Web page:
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Tartarus

by Martha Thompson
Tartarus is the lowest region of the world, as far below earth as earth is from heaven. According to the Greek poet Hesiod, a bronze anvil falling from heaven would take nine days and nights to reach earth, and an object would take the same amount of time to fall from earth into Tartarus. Tartarus is described as a dank, gloomy pit, surrounded by a wall of bronze, and beyond that a three-fold layer of night. Along with Chaos, Earth, and Eros, it is one of the first entities to exist in the universe.

While Hades is the main realm of the dead in Greek mythology, Tartarus also contains a number of characters. In early stories, it is primarily the prison for defeated gods; the Titans were condemned to Tartarus after losing their battle against the Olympian gods, and the hecatoncheires stood over them as guards at the bronze gates. When Zeus overcomes the monster Typhus, born from Tartarus and Gaia, he hurls it too into the same abyss.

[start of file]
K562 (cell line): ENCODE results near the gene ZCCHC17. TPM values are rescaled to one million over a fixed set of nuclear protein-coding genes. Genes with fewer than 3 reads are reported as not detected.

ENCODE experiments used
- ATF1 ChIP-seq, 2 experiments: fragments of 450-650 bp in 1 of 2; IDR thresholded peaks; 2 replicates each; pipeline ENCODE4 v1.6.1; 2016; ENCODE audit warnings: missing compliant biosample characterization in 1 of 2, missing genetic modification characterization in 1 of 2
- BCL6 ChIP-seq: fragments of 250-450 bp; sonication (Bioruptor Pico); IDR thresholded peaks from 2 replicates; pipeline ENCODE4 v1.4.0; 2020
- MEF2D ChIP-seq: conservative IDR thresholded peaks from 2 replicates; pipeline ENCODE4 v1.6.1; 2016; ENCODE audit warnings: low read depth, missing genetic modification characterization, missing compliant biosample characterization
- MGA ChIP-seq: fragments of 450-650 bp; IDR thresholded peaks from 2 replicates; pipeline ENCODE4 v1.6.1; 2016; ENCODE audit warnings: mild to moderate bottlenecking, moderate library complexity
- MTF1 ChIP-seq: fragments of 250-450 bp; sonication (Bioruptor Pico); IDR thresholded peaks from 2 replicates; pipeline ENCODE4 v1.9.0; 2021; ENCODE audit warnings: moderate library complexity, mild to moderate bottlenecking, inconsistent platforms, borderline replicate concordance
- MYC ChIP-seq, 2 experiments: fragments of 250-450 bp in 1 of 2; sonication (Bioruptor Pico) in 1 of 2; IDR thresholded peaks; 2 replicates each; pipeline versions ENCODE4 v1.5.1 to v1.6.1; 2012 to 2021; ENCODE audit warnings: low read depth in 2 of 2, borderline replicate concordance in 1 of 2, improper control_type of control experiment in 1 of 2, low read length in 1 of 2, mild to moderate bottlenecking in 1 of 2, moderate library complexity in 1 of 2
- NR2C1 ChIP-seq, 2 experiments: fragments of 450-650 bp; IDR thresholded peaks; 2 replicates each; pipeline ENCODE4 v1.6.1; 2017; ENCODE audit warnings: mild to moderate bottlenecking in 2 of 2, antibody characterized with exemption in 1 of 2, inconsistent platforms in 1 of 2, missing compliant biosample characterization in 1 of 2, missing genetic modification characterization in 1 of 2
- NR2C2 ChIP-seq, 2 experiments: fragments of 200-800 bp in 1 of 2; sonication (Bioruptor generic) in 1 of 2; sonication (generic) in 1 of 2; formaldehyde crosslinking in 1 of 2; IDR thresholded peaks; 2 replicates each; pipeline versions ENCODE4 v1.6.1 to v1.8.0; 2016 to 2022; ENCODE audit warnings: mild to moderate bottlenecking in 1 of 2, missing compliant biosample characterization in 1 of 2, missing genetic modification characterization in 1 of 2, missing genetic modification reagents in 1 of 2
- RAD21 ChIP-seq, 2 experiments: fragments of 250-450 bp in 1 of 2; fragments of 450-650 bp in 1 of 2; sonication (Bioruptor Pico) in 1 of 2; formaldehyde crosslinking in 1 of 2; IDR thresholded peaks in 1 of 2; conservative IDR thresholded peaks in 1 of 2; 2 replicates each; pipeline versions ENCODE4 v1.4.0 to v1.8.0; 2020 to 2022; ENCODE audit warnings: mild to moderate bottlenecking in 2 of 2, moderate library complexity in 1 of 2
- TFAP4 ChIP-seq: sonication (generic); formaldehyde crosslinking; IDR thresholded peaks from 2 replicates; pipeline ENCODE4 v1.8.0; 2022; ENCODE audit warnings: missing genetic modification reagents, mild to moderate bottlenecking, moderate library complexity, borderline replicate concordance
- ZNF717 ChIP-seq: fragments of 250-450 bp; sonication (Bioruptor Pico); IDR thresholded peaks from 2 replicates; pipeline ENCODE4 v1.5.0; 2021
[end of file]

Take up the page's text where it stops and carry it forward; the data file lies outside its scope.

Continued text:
However, in later myths Tartarus becomes a place of punishment for sinners. It resembles Hell and is the opposite of Elysium, the afterlife for the blessed. When the hero Aeneas visits the underworld, he looks into Tartarus and sees the torments inflicted on characters such as the Titans, Tityos, Otus and Ephialtes, and the Lapiths. Rhadymanthus (and, in some versions, his brother Minos) judges the dead and assigns punishment.


Article details:

  • Pronunciation:
    tahr'-tuh-ruhs

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